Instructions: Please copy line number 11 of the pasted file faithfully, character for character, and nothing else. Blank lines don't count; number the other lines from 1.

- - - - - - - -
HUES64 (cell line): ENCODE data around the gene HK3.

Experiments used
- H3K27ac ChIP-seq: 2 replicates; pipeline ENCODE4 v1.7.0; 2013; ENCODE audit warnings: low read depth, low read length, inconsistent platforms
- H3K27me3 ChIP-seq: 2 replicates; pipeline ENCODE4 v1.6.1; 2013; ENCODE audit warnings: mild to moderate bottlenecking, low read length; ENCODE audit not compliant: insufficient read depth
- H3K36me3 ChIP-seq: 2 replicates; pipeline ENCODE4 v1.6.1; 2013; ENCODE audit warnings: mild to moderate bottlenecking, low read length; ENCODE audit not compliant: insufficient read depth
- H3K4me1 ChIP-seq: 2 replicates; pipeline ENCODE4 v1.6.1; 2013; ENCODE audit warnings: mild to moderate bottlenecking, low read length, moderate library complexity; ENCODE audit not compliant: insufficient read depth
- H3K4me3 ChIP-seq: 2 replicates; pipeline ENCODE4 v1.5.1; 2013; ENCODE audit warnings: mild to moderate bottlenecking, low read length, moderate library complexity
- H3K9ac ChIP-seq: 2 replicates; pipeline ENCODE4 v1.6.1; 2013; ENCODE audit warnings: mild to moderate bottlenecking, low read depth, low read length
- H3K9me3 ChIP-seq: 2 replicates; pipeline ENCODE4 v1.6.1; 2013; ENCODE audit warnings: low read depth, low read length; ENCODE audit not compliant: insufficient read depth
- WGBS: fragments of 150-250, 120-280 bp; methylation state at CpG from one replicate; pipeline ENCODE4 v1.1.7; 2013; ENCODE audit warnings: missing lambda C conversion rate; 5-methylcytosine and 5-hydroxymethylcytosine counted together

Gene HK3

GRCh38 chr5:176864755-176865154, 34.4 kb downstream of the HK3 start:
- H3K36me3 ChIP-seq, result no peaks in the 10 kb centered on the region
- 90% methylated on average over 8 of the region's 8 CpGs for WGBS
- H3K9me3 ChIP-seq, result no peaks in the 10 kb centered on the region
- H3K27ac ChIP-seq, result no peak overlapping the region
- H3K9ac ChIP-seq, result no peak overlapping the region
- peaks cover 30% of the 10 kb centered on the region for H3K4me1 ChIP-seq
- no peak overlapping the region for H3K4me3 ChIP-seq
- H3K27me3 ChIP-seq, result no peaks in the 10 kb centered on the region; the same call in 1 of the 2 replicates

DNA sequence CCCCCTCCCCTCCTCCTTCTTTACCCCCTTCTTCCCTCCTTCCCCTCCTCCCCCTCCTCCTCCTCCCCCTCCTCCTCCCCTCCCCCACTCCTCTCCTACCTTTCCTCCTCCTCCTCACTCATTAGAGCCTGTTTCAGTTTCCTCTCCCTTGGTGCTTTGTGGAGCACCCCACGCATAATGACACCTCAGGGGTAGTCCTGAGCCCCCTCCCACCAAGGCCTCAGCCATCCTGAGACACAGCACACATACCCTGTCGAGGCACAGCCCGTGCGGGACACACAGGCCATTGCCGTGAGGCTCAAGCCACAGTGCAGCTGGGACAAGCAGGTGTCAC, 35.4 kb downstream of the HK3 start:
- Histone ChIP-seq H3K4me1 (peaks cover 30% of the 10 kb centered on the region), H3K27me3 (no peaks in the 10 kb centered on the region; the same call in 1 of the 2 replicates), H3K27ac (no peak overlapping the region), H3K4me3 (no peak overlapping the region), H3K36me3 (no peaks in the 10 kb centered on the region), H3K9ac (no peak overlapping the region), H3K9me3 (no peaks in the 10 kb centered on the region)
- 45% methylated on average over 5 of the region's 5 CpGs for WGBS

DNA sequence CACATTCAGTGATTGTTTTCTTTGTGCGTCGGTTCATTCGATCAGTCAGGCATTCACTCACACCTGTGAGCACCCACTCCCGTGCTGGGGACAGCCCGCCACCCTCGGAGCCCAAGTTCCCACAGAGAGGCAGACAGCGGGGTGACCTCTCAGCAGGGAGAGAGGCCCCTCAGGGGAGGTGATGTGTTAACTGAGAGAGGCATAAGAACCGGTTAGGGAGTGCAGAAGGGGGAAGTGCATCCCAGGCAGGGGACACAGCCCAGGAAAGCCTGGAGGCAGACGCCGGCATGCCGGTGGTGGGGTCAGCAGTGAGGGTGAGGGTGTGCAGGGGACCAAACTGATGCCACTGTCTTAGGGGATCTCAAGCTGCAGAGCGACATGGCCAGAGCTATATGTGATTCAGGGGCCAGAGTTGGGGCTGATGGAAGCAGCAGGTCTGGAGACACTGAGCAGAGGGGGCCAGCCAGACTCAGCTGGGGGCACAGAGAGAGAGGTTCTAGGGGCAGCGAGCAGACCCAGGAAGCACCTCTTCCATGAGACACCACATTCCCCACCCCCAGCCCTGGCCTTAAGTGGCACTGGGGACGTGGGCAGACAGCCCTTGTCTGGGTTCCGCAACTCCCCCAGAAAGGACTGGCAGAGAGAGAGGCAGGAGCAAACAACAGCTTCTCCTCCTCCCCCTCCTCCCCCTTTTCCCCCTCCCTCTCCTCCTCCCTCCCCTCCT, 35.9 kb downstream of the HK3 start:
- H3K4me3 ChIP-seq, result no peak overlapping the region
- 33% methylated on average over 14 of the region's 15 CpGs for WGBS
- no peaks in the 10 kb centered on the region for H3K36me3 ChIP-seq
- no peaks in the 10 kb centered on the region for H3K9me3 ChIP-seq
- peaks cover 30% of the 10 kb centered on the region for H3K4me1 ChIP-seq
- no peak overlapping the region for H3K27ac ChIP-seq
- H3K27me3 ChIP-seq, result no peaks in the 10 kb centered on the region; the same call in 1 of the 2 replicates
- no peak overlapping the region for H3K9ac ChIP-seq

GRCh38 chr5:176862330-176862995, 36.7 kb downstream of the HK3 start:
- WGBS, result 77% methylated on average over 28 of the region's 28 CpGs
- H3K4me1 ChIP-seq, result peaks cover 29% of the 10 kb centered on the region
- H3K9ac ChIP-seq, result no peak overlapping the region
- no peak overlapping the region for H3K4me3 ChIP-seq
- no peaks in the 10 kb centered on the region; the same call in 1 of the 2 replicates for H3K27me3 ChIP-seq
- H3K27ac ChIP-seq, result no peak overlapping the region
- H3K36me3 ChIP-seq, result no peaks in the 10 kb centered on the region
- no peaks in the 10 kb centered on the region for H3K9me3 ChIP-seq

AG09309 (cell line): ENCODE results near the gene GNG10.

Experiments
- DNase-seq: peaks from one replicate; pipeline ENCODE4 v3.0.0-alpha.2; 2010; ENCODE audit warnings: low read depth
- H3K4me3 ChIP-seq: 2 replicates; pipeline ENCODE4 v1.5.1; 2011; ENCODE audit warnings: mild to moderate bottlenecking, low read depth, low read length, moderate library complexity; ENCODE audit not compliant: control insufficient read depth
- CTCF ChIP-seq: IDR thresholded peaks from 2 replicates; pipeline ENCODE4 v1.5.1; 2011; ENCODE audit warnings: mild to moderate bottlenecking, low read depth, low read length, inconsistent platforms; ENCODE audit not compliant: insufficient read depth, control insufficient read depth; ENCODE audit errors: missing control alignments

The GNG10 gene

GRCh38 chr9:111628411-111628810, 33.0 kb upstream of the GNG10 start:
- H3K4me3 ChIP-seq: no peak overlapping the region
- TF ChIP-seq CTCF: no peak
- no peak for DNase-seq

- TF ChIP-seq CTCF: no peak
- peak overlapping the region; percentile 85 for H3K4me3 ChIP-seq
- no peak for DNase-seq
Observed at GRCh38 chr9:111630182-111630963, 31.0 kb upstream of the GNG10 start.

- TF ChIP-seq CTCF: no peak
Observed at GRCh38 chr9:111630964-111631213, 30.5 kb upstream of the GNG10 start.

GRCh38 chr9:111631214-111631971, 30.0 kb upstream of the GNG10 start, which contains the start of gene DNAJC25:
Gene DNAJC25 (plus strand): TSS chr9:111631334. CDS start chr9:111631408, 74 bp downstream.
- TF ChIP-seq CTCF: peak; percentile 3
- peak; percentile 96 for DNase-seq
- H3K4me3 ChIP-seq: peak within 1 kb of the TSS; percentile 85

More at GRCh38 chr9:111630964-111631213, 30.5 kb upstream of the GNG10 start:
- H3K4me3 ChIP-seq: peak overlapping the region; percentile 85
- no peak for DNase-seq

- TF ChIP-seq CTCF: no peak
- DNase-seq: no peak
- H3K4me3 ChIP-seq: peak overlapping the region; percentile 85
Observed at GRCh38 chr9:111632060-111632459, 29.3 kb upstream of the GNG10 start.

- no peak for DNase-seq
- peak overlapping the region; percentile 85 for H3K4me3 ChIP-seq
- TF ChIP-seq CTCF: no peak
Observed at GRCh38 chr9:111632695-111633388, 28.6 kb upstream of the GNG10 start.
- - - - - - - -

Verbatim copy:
Gene HK3